SignalR Protocol

17 בFebruary 2013

one comment

SignalR Protocol

 

After showing how to get started with SignalR, how to use it with .Net client and how SignalR Logo
to self host it, I wish to show what SignalR does on the network level. In this post
I will review the protocol SignalR implements and see what data is sent at the various
stages.

 

Negotiation phase:

One of SignalR best qualities is its ability to support various communication
techniques without its API user have to change his/her code. Therefore both
client and server needs to “negotiate” their communication capabilities.

The browser requests the URL of /SignalR/negotiate with a number in the
query-string parameter and gets a JSON response, lets have a look at
some of its members:

ConnectionId: a unique ID for the signalR client, will be used at further requests.
ProtocolVersion: A SignalR protocol version. (If you’re running RC2 you’ll get 1.1
                            on its value)

TryWebSocket: a boolean value, if true – the client can try use WebSocket (because
                          the server supports that, otherwise false.
KeepAlive: The time in seconds for the server to send empty message to the client
                   to see if it is stile “alive”.

Url: The base Url for all SignalR requests. it will be relative to the SignalR  hosting
        site Url.
WebSocketServerUrl: Deprecated, and always bee null.

Connect phase:

After negotiating with the server, both parties have agreed on the underlying
communication technique, then the client sends a “connect” request with two
query string parameters:

Transport: The communication technique used (WebSocket, ServerSentEvents,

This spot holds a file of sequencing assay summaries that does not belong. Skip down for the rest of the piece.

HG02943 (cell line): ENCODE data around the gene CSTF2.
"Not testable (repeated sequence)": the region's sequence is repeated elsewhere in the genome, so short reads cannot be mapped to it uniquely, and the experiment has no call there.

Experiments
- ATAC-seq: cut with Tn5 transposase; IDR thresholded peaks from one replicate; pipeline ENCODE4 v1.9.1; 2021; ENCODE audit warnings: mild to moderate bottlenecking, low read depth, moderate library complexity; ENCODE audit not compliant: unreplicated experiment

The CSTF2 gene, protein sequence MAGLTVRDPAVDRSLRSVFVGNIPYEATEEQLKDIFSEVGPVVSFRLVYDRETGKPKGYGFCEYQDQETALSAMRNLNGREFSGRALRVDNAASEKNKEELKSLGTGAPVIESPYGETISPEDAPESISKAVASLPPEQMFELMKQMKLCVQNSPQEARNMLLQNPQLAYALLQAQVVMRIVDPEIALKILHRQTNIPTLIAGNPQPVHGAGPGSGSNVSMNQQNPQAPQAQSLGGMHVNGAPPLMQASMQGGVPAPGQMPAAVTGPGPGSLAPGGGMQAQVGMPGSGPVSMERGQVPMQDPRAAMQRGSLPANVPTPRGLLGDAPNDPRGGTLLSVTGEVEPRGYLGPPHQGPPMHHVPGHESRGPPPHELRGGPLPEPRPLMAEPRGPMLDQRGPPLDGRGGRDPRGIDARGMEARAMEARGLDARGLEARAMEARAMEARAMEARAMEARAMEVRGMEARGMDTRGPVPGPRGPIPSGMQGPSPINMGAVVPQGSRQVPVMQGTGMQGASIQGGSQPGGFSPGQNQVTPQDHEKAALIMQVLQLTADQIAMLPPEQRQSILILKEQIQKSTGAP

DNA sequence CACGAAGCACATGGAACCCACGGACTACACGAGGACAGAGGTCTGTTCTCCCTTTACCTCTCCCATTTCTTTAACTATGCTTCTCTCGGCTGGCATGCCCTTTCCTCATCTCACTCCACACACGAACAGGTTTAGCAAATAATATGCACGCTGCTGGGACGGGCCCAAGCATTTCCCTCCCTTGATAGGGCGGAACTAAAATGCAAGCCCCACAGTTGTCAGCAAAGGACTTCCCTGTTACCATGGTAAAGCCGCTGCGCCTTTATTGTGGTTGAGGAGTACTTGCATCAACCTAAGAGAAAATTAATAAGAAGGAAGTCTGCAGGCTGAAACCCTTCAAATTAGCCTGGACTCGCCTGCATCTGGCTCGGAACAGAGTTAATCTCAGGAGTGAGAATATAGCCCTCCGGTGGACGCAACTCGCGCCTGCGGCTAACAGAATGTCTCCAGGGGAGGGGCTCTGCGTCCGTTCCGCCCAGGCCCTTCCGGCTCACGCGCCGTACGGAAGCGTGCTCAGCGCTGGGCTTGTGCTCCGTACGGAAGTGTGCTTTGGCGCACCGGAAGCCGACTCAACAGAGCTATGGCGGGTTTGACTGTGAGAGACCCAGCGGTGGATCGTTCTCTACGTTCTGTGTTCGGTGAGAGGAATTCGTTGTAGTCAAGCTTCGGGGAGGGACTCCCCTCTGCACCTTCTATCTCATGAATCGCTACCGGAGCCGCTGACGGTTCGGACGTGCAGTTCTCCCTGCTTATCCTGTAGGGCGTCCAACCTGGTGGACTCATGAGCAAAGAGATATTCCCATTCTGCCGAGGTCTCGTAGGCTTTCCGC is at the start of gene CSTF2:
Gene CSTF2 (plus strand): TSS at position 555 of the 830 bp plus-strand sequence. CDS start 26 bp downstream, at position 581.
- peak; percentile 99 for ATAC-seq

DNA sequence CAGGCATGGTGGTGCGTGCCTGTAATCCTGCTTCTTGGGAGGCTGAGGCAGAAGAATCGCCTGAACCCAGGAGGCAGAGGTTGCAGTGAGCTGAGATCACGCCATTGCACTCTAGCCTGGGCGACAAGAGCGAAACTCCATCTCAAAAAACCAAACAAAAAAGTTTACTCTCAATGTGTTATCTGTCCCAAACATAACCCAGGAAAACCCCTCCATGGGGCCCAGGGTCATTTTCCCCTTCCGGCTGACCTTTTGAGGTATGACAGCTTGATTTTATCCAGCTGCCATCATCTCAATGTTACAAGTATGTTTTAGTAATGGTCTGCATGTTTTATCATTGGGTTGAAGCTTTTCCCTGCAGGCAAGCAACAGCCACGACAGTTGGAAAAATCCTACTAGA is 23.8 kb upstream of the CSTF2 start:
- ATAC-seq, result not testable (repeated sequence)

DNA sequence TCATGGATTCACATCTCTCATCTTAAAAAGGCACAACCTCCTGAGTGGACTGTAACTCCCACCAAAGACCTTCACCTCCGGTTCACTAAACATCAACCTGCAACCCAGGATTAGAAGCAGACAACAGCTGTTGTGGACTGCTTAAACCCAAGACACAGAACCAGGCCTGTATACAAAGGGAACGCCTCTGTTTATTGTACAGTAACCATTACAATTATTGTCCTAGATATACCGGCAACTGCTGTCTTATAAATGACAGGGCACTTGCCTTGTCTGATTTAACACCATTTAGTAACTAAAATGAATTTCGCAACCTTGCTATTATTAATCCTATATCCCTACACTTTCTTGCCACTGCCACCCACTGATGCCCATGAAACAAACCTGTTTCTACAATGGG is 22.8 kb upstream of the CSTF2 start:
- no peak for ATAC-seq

ForeverFrames or LongPolling)

ConnectionId: The unique id given for this client at the negotiation phase.

Update for the released version (1.0)

After the negotiation, the server returns also a longer string of ConnectionToken,
this string replaces the connection id at the connect phase request.

 

Connect phase data

Apart from query string, the client can call the server and vice versa. These
messages will look like the following:

Client –> Server :

{H: “hubName”, “M”: “MethodName”, “A”: [arguments] , “I” :, messageNumber }

That’s a JSON message sent to the server with the following parameters:

H: Hub name, the hub activated on the server

M: The method to operate on the hub

A: the methods arguments,

I: Message index, where each client has its own counting.

Afterwards, the server will respond (if no error will occur) with {I: messageIndex}

where the message index is the same as the one received from the client.

Server –> Client 
In here we’ll see the same structure inside some larger message, starting with the letter C,

then after the first letter M you can see the same structure only the method name is the

method should be run on client side.

{"C":"B,6|O,0|P,0|Q,0","M":[{"H":"hubMane","M":"clientMethod","A":[arguments]}]}  

Note: Both server and client doesn’t send any parameter names, but sending the

argument in an array. Therefore, with signalR there shouldn’t be any overloading

of methods.  

If you wish to see the actual frame while running your application

you may see it on Chrome development tools, or by fiddler. You may

read more about using fiddler with SignalR.

 

Summary:

This was a short glance at the network transport used by SignalR, It

can help us better understanding and more easily debugging our applications.

 

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one comment

  1. Pingback: Simple .net client and server SignalR with PersistentConnection (no hubs) and the client’s memory usage - The Activity Designer - Site Home - MSDN Blogs